Javascript Call Stack and Memory Heap

Javascript Call Stack and Memory Heap

This is a brief overview of how the Javascript engine uses the call stack and memory heap to keep a hold of the execution context. The engine needs to track where we are in the code (call stack) and somewhere to store and remove values (memory heap)

  • Memory heap

    • Unordered free space allocated in memory.
  • Call stack

    • A region in memory that keeps track of function calls and operates in “first in last out” mode. Functions tracked in the call stack, point to the memory heap to get the values they need to complete their tasks.

Simple variables are stored on the call stack itself, but more complex data structures like objects and functions are stored on the memory heap.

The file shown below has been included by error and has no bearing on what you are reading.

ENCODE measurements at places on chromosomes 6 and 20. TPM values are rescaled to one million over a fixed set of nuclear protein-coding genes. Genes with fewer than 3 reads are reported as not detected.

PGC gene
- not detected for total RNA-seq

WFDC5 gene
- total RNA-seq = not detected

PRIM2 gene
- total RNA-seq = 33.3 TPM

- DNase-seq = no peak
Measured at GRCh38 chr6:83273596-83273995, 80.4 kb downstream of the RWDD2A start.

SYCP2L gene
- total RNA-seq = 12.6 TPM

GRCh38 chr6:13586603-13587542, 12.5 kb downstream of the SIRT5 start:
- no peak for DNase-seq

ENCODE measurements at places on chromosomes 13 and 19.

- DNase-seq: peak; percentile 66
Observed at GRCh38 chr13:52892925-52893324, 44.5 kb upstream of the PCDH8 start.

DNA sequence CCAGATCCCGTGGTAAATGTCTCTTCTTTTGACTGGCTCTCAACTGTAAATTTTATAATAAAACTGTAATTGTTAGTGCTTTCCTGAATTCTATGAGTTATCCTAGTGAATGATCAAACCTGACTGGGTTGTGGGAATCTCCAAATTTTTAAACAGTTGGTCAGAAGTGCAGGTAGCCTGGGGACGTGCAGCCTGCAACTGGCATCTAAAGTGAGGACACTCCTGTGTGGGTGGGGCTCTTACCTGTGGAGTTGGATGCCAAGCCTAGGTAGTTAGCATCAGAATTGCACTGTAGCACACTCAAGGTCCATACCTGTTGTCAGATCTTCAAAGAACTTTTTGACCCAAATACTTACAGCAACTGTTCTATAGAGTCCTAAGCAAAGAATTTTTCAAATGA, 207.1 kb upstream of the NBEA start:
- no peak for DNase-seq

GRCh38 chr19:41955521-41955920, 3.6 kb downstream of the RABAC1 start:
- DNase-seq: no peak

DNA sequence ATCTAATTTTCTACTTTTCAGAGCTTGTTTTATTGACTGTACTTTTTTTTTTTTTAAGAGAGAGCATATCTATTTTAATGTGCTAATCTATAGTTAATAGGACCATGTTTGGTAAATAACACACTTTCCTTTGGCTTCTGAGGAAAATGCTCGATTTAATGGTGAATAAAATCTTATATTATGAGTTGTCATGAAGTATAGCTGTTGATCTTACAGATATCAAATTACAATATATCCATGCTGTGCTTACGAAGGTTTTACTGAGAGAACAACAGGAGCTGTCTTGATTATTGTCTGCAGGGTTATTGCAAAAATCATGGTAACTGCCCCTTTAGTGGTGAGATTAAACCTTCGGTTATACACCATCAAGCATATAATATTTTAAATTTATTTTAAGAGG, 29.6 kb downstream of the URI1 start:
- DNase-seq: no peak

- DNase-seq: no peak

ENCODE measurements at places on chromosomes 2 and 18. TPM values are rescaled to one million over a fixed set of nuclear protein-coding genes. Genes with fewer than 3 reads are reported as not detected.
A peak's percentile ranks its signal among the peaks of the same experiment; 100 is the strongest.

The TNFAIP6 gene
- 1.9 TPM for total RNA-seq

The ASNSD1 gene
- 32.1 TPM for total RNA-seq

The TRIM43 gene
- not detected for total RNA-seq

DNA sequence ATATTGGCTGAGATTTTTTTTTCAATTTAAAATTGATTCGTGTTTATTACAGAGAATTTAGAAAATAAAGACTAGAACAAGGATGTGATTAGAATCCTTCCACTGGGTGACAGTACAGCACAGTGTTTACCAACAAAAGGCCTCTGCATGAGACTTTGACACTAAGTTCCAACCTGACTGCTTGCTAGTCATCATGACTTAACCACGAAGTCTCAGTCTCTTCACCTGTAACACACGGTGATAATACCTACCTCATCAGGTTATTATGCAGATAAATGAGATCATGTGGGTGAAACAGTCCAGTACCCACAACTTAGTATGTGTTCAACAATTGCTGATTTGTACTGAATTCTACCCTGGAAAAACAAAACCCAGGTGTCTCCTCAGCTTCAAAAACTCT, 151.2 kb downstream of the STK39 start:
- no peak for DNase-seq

Javascript is a garbage-collected language. When javascript finishes up an operation, it automatically cleans up the memory heap to free up space. So do we need to care about memory management? Yes. We still need to be careful to allow the garbage collector to clean up memory.

How does garbage collection work in Javascript? It uses the “mark and sweep” algorithm. Basically, anything that points references something in memory is kept otherwise it’s deleted. The image below gives a shows a basic implementation of this algorithm:

mark and sweep

Memory leaks happen when a piece of memory that is no longer needed is not cleaned up by the garbage collector.

Examples of memory leaks:

  • Declaring global variables
  • Adding, but not removing event listeners
  • Using setInterval without clearing it